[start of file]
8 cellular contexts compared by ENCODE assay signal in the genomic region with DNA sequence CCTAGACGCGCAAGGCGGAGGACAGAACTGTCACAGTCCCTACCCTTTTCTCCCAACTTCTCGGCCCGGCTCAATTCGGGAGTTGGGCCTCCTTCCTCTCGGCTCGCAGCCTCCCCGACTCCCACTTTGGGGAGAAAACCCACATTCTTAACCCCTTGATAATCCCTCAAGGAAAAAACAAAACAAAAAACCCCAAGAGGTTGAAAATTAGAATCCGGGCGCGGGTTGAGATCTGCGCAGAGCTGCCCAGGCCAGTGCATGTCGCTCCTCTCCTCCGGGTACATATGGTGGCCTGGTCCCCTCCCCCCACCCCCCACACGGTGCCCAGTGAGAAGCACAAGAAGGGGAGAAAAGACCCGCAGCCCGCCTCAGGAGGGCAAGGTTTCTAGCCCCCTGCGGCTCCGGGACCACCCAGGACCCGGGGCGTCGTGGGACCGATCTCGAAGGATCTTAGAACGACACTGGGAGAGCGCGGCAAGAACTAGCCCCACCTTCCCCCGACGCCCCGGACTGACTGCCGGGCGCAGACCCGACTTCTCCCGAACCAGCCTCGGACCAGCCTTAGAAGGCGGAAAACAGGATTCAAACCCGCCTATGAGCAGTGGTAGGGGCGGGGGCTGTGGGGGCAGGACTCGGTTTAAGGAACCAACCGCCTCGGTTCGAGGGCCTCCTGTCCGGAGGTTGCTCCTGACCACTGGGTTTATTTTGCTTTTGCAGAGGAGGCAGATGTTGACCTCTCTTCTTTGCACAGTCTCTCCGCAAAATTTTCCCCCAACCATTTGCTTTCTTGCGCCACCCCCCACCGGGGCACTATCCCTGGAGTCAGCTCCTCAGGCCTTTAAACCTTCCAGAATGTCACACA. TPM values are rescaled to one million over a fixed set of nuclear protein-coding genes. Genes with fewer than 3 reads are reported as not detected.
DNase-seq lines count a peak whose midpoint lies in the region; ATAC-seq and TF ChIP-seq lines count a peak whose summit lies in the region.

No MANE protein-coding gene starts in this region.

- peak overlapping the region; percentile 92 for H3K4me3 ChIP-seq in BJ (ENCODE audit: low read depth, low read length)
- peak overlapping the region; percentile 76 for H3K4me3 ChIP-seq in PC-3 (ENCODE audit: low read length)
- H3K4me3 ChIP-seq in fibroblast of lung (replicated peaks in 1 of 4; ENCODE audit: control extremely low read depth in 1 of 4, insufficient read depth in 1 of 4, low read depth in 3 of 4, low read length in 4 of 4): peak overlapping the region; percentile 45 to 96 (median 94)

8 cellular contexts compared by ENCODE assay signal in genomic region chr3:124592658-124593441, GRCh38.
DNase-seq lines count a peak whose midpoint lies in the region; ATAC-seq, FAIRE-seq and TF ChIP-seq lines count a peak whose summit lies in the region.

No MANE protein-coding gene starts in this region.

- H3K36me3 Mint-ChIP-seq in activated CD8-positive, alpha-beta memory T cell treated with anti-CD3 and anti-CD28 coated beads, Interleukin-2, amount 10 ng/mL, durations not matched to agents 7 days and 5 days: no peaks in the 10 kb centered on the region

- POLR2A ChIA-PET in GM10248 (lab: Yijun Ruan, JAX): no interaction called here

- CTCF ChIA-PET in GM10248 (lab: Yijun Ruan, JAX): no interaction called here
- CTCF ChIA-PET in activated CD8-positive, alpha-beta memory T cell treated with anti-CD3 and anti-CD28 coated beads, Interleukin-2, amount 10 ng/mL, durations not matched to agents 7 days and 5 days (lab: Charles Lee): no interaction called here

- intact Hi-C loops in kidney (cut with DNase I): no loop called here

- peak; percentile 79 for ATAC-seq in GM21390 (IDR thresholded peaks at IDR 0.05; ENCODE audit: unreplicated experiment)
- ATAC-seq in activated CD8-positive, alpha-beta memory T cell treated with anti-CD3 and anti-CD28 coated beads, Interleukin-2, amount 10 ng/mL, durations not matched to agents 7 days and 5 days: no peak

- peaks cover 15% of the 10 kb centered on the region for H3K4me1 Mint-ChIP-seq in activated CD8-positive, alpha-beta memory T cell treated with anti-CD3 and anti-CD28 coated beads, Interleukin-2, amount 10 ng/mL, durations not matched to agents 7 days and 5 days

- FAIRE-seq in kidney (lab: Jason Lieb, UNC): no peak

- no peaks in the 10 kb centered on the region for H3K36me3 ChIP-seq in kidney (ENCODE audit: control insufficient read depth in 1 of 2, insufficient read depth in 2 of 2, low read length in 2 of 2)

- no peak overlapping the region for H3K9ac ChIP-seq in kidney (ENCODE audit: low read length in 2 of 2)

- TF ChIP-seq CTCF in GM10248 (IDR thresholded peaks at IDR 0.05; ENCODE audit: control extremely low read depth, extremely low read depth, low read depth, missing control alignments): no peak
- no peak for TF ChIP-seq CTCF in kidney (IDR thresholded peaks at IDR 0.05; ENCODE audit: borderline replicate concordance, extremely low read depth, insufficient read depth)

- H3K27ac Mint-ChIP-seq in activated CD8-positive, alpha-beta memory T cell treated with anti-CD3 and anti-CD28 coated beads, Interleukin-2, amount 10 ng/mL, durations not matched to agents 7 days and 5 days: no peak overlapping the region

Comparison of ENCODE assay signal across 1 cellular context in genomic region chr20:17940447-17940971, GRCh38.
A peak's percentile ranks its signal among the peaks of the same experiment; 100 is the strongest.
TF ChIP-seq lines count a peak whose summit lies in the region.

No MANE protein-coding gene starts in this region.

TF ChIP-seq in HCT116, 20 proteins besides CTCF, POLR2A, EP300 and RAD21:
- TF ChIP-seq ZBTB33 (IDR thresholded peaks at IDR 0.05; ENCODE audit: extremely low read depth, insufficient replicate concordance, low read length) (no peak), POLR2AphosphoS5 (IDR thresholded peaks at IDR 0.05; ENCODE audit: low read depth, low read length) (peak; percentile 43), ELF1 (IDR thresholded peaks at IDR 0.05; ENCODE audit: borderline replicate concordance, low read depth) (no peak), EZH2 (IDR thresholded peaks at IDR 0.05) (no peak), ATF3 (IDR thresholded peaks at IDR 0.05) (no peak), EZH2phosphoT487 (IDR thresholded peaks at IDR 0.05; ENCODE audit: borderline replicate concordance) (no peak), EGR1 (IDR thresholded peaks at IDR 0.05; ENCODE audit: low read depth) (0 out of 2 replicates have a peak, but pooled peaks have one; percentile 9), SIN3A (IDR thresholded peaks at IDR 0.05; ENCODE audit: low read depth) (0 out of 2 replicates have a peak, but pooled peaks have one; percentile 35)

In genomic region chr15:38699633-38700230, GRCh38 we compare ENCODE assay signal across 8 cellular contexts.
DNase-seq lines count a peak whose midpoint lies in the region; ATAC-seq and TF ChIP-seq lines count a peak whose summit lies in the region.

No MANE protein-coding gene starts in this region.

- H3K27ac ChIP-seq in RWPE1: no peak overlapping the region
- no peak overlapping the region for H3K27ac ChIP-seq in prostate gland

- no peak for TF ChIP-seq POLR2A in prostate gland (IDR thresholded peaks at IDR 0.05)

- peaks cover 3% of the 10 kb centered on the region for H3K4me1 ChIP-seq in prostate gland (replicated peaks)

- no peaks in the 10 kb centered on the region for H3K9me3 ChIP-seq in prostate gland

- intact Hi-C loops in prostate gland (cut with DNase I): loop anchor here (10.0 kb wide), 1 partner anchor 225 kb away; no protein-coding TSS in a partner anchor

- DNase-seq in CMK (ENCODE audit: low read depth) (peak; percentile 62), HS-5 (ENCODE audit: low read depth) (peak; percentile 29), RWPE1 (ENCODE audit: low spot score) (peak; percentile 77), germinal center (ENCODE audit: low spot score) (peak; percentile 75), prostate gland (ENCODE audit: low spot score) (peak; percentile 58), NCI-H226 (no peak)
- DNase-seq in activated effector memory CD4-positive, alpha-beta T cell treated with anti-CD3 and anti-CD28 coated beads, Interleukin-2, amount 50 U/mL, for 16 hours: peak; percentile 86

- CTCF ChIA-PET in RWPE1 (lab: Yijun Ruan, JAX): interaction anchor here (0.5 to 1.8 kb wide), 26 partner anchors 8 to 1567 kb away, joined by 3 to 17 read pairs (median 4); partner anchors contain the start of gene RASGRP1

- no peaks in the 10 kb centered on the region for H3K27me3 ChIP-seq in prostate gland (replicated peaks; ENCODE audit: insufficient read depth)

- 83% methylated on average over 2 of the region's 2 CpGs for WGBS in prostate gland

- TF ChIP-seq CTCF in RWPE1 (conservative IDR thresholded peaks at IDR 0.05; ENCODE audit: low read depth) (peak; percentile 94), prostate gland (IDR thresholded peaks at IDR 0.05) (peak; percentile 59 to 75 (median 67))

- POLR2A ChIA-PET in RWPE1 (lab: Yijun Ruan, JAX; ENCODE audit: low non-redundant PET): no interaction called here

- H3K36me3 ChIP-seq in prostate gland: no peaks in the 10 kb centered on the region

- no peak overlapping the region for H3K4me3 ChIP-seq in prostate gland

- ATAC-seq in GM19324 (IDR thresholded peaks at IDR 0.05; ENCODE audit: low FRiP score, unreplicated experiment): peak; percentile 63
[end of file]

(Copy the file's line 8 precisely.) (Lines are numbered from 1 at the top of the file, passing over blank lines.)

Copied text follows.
DNase-seq lines count a peak whose midpoint lies in the region; ATAC-seq, FAIRE-seq and TF ChIP-seq lines count a peak whose summit lies in the region.